Who’s Job is it to Teach Instrument Hygiene?

There’s an interesting discussion on one of my LinkedIn music groups about instrument hygiene. Who’s job is it to teach this to student musicians?

Like many children, I took piano lessons from the time I was 6 through high school. I did not major in music and did not play a horn, so when my son picked up his second instrument in 5th grade (alto sax), I had no insight into how to advise him to clean the instrument. I assumed this would be communicated ad nauseum by his private teacher, band teacher, and later, the various teachers of extracurricular programs. I was wrong. While his private teacher did instruct him to swab out his instrument, it wasn’t until college, when he had a succession of upper respiratory and sinus infections, that a doctor broached the subject with him. Was he cleaning his mouthpieces, reeds, as well as the internal organs of his various saxophones and flutes? How — and how often?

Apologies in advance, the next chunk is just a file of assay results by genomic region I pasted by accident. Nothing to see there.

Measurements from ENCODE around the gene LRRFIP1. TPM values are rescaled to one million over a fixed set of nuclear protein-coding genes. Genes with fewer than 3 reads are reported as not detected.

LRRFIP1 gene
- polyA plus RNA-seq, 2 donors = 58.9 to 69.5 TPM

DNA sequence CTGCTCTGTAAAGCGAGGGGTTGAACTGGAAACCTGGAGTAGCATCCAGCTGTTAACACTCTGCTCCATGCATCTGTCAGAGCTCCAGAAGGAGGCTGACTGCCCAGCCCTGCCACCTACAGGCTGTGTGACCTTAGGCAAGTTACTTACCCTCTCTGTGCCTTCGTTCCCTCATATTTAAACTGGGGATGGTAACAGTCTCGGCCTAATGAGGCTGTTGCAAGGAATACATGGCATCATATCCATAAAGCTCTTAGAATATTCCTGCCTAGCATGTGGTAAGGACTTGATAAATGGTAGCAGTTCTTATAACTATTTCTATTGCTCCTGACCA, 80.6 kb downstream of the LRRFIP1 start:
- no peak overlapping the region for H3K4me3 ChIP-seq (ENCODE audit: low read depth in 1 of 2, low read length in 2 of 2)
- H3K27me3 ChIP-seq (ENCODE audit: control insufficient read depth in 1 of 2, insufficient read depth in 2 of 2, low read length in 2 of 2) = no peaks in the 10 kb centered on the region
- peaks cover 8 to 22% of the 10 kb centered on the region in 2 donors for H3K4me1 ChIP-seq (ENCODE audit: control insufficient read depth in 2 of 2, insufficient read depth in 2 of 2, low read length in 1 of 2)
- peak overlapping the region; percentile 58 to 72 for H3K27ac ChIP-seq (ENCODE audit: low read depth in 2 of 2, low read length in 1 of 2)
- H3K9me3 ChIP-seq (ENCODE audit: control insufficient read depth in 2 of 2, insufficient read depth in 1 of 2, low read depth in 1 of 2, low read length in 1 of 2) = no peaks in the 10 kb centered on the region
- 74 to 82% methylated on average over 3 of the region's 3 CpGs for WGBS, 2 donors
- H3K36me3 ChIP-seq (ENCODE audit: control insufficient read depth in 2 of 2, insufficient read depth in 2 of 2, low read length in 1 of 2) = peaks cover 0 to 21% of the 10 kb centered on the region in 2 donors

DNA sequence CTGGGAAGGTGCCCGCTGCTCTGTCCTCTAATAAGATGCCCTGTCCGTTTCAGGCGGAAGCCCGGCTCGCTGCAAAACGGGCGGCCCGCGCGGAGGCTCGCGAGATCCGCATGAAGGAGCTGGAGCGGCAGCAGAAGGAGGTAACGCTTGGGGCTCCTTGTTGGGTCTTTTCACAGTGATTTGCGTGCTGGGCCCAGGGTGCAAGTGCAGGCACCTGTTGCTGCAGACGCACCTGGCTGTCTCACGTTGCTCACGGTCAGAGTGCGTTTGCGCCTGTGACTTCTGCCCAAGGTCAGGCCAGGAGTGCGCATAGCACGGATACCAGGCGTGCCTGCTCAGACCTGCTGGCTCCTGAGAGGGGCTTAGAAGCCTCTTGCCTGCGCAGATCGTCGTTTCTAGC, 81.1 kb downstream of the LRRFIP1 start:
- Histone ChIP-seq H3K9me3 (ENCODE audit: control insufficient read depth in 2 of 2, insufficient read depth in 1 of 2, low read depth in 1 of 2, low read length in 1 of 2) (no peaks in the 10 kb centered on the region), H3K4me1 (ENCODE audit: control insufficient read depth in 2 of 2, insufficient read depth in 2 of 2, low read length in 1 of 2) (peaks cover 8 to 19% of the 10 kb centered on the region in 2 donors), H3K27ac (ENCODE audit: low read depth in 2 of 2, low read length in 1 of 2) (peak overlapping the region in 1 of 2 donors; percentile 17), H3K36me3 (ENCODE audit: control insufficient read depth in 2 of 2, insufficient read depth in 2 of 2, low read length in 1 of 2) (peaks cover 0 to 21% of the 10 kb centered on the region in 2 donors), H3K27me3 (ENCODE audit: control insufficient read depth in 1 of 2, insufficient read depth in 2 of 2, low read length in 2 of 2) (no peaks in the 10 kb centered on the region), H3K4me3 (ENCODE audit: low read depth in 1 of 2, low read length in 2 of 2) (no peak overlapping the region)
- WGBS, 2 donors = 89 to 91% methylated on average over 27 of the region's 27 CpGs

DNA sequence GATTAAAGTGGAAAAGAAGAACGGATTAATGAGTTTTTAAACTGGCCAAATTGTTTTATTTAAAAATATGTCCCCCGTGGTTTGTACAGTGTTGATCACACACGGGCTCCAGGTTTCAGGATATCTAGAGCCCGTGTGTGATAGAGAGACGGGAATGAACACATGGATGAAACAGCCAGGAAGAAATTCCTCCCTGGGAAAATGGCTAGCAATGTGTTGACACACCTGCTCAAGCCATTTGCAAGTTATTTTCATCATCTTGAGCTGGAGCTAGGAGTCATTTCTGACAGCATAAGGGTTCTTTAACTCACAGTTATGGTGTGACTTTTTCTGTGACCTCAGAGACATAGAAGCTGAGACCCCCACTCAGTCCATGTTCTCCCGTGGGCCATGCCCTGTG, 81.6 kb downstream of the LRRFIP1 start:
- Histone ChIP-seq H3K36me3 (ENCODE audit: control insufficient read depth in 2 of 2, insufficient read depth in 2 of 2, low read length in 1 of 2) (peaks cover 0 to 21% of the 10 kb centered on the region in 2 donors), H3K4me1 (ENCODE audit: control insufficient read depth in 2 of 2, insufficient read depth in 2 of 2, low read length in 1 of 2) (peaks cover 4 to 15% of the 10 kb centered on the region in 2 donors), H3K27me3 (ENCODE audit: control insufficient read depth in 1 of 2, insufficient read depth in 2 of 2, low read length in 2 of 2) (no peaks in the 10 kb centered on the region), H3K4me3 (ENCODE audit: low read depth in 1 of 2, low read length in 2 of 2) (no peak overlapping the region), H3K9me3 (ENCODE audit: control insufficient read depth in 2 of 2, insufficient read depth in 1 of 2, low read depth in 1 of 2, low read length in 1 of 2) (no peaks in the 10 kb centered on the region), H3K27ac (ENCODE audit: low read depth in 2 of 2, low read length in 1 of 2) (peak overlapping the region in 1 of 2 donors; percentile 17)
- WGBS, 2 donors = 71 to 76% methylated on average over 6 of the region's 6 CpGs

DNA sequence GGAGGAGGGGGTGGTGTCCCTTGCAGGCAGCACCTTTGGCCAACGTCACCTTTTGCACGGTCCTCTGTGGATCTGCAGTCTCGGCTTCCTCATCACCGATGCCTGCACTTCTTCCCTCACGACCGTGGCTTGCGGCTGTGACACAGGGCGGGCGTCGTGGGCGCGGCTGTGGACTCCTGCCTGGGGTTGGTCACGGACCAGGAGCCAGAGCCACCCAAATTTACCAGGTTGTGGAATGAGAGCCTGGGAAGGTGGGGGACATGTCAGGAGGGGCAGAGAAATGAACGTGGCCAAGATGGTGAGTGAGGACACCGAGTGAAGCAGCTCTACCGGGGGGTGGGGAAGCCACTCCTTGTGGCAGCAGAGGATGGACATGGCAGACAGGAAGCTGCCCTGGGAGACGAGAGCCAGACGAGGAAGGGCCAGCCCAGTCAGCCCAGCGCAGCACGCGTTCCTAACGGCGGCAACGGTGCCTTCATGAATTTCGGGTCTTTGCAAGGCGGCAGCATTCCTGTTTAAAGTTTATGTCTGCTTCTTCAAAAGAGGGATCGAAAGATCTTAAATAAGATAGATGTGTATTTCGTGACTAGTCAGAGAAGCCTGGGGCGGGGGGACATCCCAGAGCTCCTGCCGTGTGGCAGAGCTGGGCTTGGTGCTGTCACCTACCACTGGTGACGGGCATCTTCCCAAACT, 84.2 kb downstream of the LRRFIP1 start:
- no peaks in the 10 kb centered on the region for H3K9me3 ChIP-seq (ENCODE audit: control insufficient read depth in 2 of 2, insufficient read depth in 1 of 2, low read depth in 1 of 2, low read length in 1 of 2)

All music educators should assume that their students do NOT know how to properly clean their instruments. None should assume that music students are getting the information elsewhere. In fact, this is an area where hearing from several trusted sources about the importance of cleaning mouthpieces, reeds, and horns in general is likely to make the concept “stick.” There are some scary stories out there about horn players who developed serious infections from mold and other creepy growing things inside their instruments. While these are probably rare instances, they do tell us that anything you’re putting in your mouth day in and day out needs to be properly cleaned.

There are plenty of internet and YouTube tips on cleaning your instrument, suggesting everything from a mild bleach solution to malt vinegar to Listerine to…cola (really!). What really works seems to be pretty subjective. But surely music educators who are also performing regularly should be a first stop in the process of figuring this out. As a parent and as a music student, asking for the information is essential — until all music educators learn to incorporate it into their teaching.

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